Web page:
|Television's in the middle of a golden age; what about video games?|
Always one who's suspicious of seeing movie tie-ins before reading the source material, I JUST started reading The Hunger Games last night, giving in to my friend's pleas to give it a try. I suspect I'll see the film when I comes out on the Blu-Rays.
We know the book and the film have destroyed sales lists, but what about the iOS game, The Hunger Games: Girl on Fire? Is it worth playing?
Get it here.
Nostalgia is something that seems to strike gamers often. If filmmakers are dead set on remaking classic films with new technology and appealing to newer audiences with bigger, sexier, and louder spectacles, then gamers are certain not above embracing older games either remade, remastered, or simply rescued from the bin of obscurity. Fondly recalled experiences with video games drive the industry in some aspects, and, sometimes, I think nostalgia for other forms of entertainment drive the interest in newer products.
Roaming the aisles of video game stores has the potential to bring out one's inner child at all times. Consider the number of Mario, Zelda, and Sonic games on the market; any adult who played those games as kids can't help but want to play a little bit of the new product, if only to feel like a little kid again. Granted, as gamers, we usually feel like little kids getting to play make-believe in a pixilated world, regardless of the types of games we play.
As good as my memories of old television series, books, and even some previous generation video games are, looking at those products now I see flaws, issues with writings, presentation problems, and more than a few cringe-inducing moments. Sometimes an advertisement can really make you question your inner child, and what the wisdom of following such a thing is.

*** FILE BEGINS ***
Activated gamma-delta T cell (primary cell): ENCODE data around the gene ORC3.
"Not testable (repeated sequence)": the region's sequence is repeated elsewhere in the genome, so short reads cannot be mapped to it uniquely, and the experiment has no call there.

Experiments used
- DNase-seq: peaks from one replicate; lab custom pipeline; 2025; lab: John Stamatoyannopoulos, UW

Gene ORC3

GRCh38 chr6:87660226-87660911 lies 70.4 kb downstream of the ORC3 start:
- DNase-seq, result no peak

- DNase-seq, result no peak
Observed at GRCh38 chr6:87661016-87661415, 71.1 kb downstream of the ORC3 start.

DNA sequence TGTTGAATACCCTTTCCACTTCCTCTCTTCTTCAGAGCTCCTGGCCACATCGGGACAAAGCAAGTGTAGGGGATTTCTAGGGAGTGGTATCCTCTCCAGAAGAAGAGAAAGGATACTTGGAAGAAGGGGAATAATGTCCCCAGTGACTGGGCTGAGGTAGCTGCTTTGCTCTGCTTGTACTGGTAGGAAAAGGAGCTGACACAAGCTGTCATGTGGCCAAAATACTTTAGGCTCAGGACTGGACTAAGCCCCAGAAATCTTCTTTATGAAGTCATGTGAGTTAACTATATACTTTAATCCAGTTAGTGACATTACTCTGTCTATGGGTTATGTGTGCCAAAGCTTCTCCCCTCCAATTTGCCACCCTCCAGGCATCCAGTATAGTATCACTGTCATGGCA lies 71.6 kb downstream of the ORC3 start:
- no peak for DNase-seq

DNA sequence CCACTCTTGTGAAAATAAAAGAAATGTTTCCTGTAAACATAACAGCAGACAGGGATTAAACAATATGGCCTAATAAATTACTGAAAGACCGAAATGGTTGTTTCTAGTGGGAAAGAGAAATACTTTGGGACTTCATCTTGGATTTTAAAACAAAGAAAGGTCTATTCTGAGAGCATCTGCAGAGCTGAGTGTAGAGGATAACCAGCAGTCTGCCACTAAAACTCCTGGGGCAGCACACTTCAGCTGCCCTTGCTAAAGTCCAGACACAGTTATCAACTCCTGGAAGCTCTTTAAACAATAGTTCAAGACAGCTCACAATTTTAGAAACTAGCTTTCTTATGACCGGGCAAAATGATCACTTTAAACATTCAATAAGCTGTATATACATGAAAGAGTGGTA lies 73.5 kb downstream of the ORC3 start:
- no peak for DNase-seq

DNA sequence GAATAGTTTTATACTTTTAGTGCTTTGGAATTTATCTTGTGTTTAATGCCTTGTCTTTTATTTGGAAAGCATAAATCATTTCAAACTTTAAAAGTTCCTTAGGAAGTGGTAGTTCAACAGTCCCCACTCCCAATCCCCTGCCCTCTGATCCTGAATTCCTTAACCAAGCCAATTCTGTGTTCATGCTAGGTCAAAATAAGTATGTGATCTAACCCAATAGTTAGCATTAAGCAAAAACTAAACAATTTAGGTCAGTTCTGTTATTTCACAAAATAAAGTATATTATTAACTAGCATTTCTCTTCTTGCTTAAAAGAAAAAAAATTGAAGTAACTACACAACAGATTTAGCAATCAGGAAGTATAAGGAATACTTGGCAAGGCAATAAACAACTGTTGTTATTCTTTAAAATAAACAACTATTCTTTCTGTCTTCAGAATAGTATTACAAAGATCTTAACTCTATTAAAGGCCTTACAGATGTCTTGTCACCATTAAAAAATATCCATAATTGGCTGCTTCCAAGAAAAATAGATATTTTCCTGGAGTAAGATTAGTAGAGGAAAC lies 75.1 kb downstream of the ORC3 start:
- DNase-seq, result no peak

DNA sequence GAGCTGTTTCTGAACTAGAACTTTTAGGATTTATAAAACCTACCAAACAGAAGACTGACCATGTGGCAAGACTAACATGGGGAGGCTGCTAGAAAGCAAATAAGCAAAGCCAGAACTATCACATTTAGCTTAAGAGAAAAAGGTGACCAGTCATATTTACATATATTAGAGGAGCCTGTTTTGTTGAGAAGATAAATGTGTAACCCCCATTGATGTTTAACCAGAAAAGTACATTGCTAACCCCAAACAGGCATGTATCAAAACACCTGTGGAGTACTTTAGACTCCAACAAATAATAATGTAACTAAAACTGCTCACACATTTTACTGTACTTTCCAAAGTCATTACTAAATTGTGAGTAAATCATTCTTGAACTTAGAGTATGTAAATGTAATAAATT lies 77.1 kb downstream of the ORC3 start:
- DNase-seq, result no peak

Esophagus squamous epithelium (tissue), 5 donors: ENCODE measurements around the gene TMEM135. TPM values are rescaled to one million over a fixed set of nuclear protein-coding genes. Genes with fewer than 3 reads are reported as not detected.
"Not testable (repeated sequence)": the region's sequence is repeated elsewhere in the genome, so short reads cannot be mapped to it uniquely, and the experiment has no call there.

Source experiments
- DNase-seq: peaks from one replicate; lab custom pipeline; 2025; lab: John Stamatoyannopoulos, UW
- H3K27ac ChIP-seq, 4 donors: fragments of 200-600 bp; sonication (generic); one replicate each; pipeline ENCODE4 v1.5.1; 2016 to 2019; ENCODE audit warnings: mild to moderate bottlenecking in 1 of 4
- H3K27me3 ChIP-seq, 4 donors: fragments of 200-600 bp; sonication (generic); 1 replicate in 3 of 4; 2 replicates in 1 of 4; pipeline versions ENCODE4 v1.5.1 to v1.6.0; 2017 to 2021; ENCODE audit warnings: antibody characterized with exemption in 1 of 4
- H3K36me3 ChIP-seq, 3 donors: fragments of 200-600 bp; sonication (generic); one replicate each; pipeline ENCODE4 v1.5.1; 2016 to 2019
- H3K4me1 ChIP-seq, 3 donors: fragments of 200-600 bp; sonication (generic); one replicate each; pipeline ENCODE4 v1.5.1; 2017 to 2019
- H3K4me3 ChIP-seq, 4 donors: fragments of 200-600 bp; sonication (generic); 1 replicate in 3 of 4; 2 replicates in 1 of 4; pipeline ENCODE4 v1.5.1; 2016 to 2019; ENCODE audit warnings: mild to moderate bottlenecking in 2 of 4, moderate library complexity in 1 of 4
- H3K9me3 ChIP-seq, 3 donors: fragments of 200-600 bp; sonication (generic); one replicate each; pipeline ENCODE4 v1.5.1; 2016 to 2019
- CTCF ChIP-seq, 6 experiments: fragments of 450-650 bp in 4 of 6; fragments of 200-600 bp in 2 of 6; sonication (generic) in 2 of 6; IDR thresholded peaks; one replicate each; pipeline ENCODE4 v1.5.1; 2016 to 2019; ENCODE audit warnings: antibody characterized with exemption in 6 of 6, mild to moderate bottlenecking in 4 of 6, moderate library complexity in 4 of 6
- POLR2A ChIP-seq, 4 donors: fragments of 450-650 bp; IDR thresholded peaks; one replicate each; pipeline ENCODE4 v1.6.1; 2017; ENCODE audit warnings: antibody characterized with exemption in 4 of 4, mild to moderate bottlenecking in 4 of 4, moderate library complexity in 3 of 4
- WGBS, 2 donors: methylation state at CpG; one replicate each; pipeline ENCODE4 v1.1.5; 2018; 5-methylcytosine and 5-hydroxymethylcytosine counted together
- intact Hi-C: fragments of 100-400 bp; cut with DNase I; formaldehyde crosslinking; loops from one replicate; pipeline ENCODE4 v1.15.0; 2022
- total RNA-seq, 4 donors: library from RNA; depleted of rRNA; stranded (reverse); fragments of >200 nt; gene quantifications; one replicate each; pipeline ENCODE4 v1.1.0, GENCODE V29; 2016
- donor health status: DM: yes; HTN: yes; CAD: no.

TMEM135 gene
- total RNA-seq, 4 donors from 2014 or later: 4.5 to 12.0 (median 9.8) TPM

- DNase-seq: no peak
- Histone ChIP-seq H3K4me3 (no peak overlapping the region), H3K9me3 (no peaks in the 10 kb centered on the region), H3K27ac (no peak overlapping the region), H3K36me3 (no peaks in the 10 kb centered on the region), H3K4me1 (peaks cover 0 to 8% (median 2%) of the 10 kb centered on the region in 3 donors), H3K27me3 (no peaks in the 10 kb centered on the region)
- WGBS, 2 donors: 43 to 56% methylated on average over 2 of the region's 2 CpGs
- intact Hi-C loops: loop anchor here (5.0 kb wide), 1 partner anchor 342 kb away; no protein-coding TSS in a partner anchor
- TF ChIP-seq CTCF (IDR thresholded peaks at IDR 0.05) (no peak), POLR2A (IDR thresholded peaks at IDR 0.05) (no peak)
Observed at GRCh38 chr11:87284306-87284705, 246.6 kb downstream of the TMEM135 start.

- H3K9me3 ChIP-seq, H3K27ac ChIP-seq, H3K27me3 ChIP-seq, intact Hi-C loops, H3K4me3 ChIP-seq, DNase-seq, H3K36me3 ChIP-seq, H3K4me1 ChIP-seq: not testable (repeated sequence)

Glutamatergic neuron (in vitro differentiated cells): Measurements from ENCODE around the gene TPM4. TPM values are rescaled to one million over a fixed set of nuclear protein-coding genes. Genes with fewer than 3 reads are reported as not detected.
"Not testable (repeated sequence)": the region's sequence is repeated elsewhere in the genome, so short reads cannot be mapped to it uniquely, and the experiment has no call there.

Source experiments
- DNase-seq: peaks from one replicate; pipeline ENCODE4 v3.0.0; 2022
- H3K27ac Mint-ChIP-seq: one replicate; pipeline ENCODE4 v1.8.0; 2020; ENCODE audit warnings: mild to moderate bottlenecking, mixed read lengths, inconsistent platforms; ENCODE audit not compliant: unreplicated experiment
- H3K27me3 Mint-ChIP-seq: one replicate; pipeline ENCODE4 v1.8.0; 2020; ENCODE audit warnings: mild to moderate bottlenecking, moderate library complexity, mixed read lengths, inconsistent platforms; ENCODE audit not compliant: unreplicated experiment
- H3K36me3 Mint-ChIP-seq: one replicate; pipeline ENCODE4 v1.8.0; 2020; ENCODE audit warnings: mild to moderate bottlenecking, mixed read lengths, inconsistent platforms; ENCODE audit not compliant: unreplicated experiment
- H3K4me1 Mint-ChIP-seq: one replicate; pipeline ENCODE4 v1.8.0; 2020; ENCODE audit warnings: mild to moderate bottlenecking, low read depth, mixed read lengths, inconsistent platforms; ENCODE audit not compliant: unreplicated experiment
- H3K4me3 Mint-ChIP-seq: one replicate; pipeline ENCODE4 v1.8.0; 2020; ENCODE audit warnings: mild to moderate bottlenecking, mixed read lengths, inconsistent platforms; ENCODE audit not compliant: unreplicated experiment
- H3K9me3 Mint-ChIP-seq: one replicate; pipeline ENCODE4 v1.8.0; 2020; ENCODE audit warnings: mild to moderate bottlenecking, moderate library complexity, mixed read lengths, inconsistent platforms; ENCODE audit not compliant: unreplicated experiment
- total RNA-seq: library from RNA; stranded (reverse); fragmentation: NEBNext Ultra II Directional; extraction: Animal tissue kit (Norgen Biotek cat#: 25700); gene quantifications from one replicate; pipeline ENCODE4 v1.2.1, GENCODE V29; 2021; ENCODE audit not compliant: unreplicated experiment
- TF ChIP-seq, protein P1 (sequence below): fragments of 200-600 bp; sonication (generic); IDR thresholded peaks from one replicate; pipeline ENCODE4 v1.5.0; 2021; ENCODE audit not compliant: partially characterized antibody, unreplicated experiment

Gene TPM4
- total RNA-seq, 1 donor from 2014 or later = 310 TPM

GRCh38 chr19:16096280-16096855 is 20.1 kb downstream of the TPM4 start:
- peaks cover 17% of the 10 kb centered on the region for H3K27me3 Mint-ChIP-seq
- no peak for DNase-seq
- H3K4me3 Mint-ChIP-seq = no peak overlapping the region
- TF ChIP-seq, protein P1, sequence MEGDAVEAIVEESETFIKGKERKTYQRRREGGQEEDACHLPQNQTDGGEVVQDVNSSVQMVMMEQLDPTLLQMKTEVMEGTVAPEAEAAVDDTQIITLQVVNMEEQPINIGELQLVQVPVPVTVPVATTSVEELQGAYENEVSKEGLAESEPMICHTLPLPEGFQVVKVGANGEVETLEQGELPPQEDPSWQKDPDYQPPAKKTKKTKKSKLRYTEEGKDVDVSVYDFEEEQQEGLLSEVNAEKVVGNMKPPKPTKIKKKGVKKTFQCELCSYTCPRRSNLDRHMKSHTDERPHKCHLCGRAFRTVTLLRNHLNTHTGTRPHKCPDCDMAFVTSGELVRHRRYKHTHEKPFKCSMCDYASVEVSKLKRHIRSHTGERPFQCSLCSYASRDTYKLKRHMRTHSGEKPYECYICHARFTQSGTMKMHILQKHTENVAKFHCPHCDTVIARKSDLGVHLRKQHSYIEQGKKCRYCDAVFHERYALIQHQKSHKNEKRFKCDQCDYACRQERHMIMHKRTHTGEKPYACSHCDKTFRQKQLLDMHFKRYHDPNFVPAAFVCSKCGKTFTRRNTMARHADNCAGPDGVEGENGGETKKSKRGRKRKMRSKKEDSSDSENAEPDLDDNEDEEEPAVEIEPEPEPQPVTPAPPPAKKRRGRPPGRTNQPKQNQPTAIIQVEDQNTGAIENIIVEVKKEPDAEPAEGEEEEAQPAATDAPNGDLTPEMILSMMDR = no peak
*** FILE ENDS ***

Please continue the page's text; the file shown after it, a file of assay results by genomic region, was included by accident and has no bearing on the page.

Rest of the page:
Enter Lollipop Chainsaw.
I have to admit that I wan't looking forward to Sine Mora for a couple of reasons. First, I'm not a big fan of Grasshopper Manufacture, who co-developed with Digital Reality. I've always thought that the developer made interesting games, but interesting doesn't necessarily mean "good." A game can have the weirdest, most unique story around, but if the gameplay mechanics don't hold my interest or work properly, I'm not interested.
While I certainly still wish for more evenly distributed releases, however, I can't deny how nice it can be to hit a dry spell from time to time.
The first quarter of the year is usually pretty slow. A decent surge occurs through the spring and, come summer, we're faced with that infamous gaming drought.
My usual argument is that those slow seasons would be the perfect time for some of the AAA titles usually reserved for the winter rush to pop up, giving gamers something meaty to snack on while they wait for the usual holiday madhouse of mega releases. But I've been singing a different tune these past few months.More >>
|Cueto and the Reds crew.|
Sony and the minds behind MLB 12: The Show want you to buy the game's PS3 and PS Vita editions, touting their unmatched, super-realistic presentations, mechanics and controls. Both editions, we can say, will juice your baseball fanaticism (Reds, Reds, Reds) well before Opening Day.
Which should you buy? It's a tough call. That's why we're reviewing both editions, starting with the Vita. This one, with its line drive towards reality, has gotten me so worked up, I thought it best to recap a blood-boiling battle between the Reds and the Cubs. It was ugly, ugly, ugly ....